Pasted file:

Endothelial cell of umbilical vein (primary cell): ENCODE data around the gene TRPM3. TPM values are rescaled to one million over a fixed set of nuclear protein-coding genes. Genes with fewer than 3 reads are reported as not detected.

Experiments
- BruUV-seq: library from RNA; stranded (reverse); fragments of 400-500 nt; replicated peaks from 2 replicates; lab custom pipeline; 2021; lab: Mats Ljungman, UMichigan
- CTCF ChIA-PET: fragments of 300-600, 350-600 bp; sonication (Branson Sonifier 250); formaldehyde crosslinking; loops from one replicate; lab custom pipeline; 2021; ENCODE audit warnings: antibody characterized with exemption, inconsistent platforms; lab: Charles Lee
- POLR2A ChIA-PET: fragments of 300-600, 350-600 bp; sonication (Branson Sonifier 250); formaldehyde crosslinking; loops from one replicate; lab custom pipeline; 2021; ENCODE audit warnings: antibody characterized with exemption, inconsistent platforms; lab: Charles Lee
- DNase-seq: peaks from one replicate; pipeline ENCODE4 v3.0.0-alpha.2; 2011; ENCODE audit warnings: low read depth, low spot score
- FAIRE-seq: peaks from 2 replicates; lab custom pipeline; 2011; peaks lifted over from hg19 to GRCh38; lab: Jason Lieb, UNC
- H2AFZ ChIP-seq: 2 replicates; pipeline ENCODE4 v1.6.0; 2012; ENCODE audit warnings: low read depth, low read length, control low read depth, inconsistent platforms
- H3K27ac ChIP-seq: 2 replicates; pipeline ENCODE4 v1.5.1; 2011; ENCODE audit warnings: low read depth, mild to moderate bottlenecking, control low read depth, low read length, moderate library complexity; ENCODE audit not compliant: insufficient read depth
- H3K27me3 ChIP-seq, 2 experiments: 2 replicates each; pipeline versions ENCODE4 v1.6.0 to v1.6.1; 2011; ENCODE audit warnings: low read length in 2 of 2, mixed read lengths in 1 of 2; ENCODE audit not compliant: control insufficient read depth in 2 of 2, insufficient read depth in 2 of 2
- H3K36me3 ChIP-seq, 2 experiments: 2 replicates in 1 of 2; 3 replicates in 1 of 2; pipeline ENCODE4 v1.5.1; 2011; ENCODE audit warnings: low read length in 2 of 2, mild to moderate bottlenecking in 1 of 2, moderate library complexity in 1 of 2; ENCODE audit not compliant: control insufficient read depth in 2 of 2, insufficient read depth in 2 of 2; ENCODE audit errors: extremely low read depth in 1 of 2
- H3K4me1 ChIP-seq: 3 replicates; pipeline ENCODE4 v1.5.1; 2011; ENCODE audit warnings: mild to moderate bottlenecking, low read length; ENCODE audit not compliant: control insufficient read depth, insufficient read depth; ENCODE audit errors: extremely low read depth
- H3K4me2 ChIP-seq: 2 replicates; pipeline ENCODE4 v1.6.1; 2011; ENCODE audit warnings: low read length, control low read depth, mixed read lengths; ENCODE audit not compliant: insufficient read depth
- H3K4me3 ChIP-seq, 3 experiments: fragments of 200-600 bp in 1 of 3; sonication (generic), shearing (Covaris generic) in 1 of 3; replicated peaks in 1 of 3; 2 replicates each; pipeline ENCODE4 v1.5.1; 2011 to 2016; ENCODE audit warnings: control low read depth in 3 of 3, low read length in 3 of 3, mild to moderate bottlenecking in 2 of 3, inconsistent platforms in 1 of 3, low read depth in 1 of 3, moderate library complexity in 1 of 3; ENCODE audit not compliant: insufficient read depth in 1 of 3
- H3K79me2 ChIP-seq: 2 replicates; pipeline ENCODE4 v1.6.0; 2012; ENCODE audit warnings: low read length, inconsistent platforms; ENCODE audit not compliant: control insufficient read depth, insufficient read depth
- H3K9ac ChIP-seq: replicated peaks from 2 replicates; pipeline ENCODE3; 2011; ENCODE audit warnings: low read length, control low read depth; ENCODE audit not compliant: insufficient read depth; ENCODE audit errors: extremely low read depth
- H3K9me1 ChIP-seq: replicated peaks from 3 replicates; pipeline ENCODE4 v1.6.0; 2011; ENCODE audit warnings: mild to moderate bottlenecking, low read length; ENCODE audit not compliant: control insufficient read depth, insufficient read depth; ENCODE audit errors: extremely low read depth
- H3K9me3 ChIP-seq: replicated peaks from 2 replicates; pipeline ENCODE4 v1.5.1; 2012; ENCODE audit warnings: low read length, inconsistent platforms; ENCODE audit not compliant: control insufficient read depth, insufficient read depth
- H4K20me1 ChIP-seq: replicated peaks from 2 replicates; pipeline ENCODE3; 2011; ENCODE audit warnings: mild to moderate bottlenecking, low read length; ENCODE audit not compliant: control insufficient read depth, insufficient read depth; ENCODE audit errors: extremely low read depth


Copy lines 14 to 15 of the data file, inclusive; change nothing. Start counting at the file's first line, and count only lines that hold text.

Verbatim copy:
- H3K4me3 ChIP-seq, 3 experiments: fragments of 200-600 bp in 1 of 3; sonication (generic), shearing (Covaris generic) in 1 of 3; replicated peaks in 1 of 3; 2 replicates each; pipeline ENCODE4 v1.5.1; 2011 to 2016; ENCODE audit warnings: control low read depth in 3 of 3, low read length in 3 of 3, mild to moderate bottlenecking in 2 of 3, inconsistent platforms in 1 of 3, low read depth in 1 of 3, moderate library complexity in 1 of 3; ENCODE audit not compliant: insufficient read depth in 1 of 3
- H3K79me2 ChIP-seq: 2 replicates; pipeline ENCODE4 v1.6.0; 2012; ENCODE audit warnings: low read length, inconsistent platforms; ENCODE audit not compliant: control insufficient read depth, insufficient read depth